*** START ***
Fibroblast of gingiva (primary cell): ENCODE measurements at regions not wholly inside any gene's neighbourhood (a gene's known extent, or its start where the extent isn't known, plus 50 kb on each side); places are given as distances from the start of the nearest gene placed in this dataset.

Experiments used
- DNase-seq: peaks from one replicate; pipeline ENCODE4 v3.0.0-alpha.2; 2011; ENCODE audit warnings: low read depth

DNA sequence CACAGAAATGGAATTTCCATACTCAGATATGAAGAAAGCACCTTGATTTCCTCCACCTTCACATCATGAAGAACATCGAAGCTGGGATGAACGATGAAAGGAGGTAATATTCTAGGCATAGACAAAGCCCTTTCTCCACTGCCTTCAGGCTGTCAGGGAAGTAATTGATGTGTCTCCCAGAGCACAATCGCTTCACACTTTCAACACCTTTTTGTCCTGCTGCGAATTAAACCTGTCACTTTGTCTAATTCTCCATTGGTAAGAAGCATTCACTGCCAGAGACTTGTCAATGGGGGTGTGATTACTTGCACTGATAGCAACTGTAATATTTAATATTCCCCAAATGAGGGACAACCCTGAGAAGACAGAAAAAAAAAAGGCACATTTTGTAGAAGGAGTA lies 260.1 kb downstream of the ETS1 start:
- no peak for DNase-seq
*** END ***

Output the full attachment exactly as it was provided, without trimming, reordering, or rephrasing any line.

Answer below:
Fibroblast of gingiva (primary cell): ENCODE measurements at regions not wholly inside any gene's neighbourhood (a gene's known extent, or its start where the extent isn't known, plus 50 kb on each side); places are given as distances from the start of the nearest gene placed in this dataset.

Experiments used
- DNase-seq: peaks from one replicate; pipeline ENCODE4 v3.0.0-alpha.2; 2011; ENCODE audit warnings: low read depth

DNA sequence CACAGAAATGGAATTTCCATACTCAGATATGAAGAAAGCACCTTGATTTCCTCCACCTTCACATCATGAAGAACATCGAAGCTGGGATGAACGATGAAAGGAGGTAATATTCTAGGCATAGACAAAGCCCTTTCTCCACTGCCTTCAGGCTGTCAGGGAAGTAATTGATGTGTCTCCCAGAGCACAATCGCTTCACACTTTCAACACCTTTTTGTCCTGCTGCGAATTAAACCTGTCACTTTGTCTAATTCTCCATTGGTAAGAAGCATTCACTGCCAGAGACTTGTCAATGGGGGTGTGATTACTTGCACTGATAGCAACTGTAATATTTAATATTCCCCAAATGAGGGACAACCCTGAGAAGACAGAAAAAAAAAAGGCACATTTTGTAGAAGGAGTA lies 260.1 kb downstream of the ETS1 start:
- no peak for DNase-seq